We’re off to a great start, even before the building opens.

Urban ministry gets messy, but it also can be extremely rewarding. We’ll see where God leads us.

The best Christmas gift

I tried to do a little yard work yesterday, but it rained all day. Squish squish. Not good for raking.

Later in the afternoon, the rain turned to snow. We woke up today to this, taken from our front doorstep.

It’s pretty. I like winter.

The 14 mph winds make it cold, however. I can handle the 29-degree temperatures, but the biting wind cuts through me.

Since winter weather was predicted, the city was ready for it. The main roads, including through our neighborhood, are fine. I had no trouble running a few errands this morning.

But those final leaves got buried. Will the snow clear in time to rake them to the curb, where the city will collect them? Yes, I imagine so, since the leaves already at the curb are buried too.

I was hoping to mow the yard one more time before winter.

Right.

I know a guy around here who mowed his yard last February – in between snow showers. I’m not kidding.

I still might mow, if the ground hardens enough after the snow melts. I’ve mowed the first week of December before (after a late-November snowfall, as well). I’ve also stopped mowing at Halloween and called it good.

We’ll see.

According to weather.com, we’ve received almost 6 inches of precipitation this month. The average for November is 3.38 inches.

https://weather.com/weather/monthly/l/44035:4:US

No wonder my yard is slushy under the snow cover.

georgetown3

The city repaved the street in front of our driveway this summer. Hopefully we won’t see the potholes this winter and next spring as the temps warm up and the road thaws.

Safe at home

I’ve met a few of the neighbors in the year and a half we’ve lived in this neighborhood, but not very many, really. I see them doing yard work in the summer, when I’m outside too. A good New Year’s resolution might be to meet a few more of them, to learn their stories.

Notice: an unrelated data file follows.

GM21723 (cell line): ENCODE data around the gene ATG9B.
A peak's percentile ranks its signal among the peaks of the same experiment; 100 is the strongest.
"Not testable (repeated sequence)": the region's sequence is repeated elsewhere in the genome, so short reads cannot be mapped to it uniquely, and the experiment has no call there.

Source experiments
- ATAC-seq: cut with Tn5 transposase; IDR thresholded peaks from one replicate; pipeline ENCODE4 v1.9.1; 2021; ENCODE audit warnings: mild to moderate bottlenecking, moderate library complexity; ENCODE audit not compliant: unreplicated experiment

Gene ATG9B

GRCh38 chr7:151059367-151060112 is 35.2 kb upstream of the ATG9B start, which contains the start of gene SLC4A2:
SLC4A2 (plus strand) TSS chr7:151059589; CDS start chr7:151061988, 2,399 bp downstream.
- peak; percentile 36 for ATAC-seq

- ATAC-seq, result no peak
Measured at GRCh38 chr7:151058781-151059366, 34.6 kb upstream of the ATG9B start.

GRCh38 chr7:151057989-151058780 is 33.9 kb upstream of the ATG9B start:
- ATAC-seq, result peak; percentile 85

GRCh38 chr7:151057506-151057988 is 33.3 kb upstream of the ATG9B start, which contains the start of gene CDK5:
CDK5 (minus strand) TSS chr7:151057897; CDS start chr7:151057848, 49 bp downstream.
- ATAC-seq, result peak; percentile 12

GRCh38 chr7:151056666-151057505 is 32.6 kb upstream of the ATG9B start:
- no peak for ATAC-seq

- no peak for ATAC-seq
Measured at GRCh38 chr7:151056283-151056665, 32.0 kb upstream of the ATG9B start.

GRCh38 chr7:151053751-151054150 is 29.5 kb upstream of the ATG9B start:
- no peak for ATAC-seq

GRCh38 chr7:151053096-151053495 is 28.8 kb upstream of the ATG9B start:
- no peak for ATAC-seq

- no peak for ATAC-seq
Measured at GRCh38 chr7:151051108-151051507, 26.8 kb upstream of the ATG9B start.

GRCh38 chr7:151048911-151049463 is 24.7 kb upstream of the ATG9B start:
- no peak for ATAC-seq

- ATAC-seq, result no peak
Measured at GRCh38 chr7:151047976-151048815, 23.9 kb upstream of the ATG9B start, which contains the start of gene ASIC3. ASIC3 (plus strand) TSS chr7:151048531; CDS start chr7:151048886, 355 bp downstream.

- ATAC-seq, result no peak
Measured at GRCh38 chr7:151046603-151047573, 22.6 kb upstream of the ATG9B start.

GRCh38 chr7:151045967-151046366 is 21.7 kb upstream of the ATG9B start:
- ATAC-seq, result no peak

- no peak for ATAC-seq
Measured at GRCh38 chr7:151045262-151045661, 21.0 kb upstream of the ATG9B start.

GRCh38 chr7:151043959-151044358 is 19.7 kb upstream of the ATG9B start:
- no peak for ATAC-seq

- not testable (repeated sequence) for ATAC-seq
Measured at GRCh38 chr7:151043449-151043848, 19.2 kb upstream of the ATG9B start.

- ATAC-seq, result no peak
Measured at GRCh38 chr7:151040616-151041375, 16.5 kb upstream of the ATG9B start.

But most of the time, we remain inside our well-insulated houses. It’s easy to not get involved.

Since no one trusts each other anymore, I wonder how successful efforts to talk with neighbors might even be.

I can’t forget a trip I took to Mexico City almost 30 years ago where I saw Third World poverty up close.  It wasn’t unusual to see three generations living in a one-room shack. In crowded Mexico City, neighbors lived very close to each other, with thin walls between them.

When one family had no food to eat, the neighbors shared what little they had, because the favor would get returned. Neighbors took care of each other, literally.

Those Mexicans were some of the happiest people I’ve ever met.

Rich materially, poor in spirit

Americans, in contrast, are lonely. Depression, stress, suicide, overeating, bullying … so many of us hide our true selves. It’s easy behind the walls of our mansions. All of us – and I mean all of us – live in mansions compared with most people in the world.

We don’t know how rich we are. And how poor in spirit.

The Christmas season emphasizes both extremes. We spend money we think we have on relatives who don’t need what we’re buying for them, while we miss the whole point of the holiday: Christ’s birth as a baby. God’s gift to us was a child who, when He grew up, showed us how to live in harmony with God and with each other.

Getting personal

Jesus didn’t give material possessions.

He and his father were carpenters. They could have built something tangible and offered that as a gift to their close relatives. Perhaps they did that.

But that’s not Jesus’ legacy. His gift to us? Himself.

A human’s heartbeat doesn’t wrap well under the tree. But I have nothing better to offer you than … me.